Teacher of the Month: Nicole Brashear


Molly Gherini, Mirada Staff

For the past two months, Nicole Brashear has taken a break from grading lab reports so she can attend class during her prep period.

This year, she isn’t only teaching classes, but is taking one too.

Almost every morning Brashear has been attending Brian Asher’s Spanish one class during her prep period.

“It’s fun having Mrs. Brashear in the class.” Asher said. “There are some teachers that might be a little intimidating sitting in on my class, but not Mrs. Brashear, she is as nice as it gets.”

Asher also pointed at that it is nice having an adult in the room. “I always have 15 and 16 year olds in my class so it’s nice having someone in here that actually wants to learn.”

Although it was a bit awkward at first, Brashear loved learning from Senor Asher. “When I joined the class, I would have to do oral exercises with the students, which was kind of awkward. But I don’t have to do that anymore,” Brashear said. “I also sit at the front of the classroom instead of sitting amongst the students.”

Asher’s said that his students don’t act any differently when Brashear is around. “Mrs. Brashear stays pretty quiet. She doesn’t stop class asking questions, or demand attention, she stays pretty quiet. It’s not awkward at all because I know her so well.”

Brashear has been ambitious to learn Spanish so she can help her seven-year-old son, Liam Brashear, with his homework. Liam is in first grade at a Spanish immersion school in Davis.

“The goal is for my son to be fluent in Spanish…I’m hoping by sixth grade.” Brashear said. “I think it’s important for my son to learn Spanish, especially if he decides to live in California when he grows up.”  

Brashear doesn’t get graded in the class, but Asher gives her homework assignments and tests as he does for the rest of his students.

In fact, Liam will sometimes help her with her Spanish homework. “Since my son doesn’t read yet, I’ll read him the directions in my terrible Spanish accent, and then he will help me with the assignment.” Brashear said.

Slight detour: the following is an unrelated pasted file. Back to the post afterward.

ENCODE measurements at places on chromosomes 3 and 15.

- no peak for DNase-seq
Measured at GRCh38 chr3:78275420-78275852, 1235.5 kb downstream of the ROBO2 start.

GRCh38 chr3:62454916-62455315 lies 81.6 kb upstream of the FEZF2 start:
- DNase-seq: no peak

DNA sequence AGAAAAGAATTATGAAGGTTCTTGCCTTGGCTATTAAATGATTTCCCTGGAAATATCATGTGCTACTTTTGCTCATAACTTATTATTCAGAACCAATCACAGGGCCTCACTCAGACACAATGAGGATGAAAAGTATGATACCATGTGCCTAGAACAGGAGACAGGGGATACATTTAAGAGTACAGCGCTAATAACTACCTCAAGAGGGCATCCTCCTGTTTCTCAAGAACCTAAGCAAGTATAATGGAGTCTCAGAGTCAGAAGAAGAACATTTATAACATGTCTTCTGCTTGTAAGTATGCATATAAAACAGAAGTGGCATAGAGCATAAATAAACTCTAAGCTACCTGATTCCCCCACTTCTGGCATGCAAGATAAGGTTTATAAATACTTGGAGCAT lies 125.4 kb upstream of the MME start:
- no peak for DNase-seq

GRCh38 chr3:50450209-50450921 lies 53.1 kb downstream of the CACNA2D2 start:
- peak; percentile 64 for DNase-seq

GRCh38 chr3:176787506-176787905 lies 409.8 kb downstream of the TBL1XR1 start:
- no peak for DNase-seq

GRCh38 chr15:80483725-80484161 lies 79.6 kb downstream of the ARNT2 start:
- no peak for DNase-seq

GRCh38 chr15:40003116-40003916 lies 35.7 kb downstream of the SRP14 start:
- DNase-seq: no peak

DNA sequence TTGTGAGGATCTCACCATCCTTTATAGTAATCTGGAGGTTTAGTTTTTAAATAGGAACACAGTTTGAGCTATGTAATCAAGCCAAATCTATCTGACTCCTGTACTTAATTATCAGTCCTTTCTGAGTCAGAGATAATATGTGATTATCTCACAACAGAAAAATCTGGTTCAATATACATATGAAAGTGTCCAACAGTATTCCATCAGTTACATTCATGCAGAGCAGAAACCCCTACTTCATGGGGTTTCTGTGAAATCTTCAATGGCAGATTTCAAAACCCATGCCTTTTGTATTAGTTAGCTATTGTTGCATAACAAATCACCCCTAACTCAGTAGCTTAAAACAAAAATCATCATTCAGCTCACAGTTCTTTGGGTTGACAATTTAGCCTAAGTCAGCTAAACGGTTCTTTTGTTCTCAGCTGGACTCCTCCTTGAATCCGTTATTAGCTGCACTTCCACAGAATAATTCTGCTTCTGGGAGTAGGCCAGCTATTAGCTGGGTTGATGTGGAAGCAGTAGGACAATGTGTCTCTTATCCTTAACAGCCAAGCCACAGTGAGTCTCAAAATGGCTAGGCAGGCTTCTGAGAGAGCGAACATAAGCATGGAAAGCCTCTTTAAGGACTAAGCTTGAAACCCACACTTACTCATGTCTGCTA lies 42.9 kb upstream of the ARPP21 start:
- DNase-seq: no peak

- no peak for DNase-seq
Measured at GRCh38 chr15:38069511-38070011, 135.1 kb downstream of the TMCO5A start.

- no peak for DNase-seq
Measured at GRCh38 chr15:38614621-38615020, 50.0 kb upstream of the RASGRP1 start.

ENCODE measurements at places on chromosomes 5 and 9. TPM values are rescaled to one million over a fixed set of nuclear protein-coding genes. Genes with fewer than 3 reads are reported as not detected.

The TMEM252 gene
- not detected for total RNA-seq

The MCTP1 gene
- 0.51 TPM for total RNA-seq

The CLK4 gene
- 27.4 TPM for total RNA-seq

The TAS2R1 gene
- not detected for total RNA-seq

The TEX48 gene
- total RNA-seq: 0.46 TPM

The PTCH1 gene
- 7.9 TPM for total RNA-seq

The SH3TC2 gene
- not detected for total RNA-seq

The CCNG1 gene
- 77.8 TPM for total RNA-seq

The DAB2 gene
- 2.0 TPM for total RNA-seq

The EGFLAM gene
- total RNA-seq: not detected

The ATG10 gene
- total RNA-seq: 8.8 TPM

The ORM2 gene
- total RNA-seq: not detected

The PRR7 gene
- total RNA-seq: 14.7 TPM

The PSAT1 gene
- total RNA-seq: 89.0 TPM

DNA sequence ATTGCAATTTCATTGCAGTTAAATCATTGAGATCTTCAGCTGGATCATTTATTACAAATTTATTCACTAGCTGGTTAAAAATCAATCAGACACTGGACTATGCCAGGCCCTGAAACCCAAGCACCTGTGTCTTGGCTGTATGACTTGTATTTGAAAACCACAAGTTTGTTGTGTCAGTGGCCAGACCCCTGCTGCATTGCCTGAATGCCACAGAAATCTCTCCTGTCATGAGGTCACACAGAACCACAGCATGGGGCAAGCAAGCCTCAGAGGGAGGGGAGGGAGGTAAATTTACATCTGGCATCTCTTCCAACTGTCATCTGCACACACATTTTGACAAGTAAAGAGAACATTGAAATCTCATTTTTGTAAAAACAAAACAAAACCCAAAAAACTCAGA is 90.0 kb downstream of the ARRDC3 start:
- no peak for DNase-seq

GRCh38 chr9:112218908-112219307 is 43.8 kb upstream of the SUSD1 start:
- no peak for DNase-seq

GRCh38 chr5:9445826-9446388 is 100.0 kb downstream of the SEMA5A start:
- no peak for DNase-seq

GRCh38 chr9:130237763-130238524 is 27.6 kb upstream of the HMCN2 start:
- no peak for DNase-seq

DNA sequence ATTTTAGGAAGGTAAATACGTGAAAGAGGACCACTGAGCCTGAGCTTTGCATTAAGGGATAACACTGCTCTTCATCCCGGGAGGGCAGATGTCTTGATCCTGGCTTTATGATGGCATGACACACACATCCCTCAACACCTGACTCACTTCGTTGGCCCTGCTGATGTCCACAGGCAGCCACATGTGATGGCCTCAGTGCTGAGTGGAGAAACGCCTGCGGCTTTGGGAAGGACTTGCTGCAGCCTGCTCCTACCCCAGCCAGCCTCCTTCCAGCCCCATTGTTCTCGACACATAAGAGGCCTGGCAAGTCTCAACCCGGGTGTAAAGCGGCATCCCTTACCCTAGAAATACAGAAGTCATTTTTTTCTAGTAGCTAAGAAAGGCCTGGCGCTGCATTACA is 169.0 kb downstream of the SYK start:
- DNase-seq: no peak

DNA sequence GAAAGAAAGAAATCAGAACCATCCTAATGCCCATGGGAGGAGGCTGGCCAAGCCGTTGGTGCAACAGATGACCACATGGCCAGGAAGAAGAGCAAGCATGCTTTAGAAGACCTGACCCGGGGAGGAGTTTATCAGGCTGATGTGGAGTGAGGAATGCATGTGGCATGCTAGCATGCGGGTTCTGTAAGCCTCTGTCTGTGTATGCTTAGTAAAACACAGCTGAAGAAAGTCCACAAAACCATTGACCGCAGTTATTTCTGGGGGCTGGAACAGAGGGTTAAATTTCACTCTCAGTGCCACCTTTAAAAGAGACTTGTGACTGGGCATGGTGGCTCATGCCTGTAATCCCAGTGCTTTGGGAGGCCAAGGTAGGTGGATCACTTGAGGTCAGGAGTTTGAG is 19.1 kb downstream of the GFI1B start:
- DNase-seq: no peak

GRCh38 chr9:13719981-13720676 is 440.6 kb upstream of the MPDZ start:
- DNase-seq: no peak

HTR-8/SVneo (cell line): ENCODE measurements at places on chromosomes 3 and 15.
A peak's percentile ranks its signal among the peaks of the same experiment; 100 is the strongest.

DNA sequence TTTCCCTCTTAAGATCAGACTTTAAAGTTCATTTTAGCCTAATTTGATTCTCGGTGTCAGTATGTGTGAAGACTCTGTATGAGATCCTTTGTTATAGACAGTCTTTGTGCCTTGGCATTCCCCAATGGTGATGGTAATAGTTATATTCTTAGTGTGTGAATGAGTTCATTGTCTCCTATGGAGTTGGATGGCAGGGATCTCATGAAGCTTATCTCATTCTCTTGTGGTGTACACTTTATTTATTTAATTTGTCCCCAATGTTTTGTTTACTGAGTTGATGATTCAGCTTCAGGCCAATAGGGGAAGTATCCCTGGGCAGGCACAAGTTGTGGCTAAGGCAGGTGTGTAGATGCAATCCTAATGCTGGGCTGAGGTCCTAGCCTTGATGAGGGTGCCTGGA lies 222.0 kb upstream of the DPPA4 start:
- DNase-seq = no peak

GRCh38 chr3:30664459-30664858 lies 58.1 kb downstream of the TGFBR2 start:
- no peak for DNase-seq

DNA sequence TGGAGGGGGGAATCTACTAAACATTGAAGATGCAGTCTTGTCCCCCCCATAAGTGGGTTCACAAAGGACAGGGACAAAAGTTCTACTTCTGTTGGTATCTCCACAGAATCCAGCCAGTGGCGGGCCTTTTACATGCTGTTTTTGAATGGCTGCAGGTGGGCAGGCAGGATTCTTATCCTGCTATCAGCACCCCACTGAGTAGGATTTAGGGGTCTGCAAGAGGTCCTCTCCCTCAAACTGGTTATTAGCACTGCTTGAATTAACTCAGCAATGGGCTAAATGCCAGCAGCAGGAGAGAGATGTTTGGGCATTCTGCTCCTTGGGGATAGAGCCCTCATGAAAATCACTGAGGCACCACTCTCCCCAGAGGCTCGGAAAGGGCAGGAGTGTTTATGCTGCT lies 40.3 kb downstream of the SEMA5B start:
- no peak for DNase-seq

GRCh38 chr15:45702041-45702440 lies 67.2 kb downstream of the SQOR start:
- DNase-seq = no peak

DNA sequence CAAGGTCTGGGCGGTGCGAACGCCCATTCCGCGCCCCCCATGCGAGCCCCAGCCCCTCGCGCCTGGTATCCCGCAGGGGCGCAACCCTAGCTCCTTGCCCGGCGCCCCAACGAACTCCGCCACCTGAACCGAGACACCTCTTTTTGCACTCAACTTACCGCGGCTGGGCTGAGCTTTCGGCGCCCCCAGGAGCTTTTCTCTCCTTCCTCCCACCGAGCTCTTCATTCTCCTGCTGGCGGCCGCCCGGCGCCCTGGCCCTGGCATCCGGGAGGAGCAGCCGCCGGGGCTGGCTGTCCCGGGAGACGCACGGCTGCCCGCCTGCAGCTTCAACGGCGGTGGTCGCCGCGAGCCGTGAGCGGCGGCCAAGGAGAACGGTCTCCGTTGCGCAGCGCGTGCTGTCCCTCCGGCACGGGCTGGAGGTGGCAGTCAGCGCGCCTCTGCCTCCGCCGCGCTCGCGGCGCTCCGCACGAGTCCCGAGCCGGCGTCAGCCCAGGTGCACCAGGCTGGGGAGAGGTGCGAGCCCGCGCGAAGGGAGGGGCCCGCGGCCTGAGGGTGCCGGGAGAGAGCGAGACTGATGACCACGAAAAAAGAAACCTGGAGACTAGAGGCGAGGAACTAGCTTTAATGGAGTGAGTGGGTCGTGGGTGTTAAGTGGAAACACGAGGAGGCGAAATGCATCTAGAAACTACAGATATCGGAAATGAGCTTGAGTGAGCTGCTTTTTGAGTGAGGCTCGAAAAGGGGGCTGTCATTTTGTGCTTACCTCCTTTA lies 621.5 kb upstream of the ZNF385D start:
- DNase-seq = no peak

Lately, Brashear hasn’t been going to class as often as she had hoped, attending the class about two days a week.

“When I miss a few days, I find it hard to catch up.” Brashear said. “I’ll sometimes see Asher around campus, and he will ask me why I’ve been skipping class,” Brashear said.

Although she hasn’t been attending class regularly, her Spanish has improved. “I can now play eye spy with my son.” said Brashear. “I can point out different objects, and I understand what my son says when he speaks to me Spanish.”

Brashear, who took French in high school, said that it is different from Spanish. “I can remember some French, it’s funny because when I am trying to communicate with my son in Spanish, I make the words sound like French,” Brashear said.

Brashear doesn’t know if she will go on to take Spanish two next year. “I’ve fallen behind in Spanish one, so I might have to retake it next year.” said Brashear.

But when Brashear told her husband that she wasn’t attending Spanish regularly, her husband suggested that she retake the class next year. “I’m so busy with my son and his soccer practices, so I was hinting to my husband that he could help more, but instead he suggested that I take Spanish one again next year.”

But Asher thinks that Brashear is prepared, although, they haven’t discussed this matter yet. “If these guys are ready for Spanish two, then so is she. If they’re moving on, then so is Mrs. Brashear.”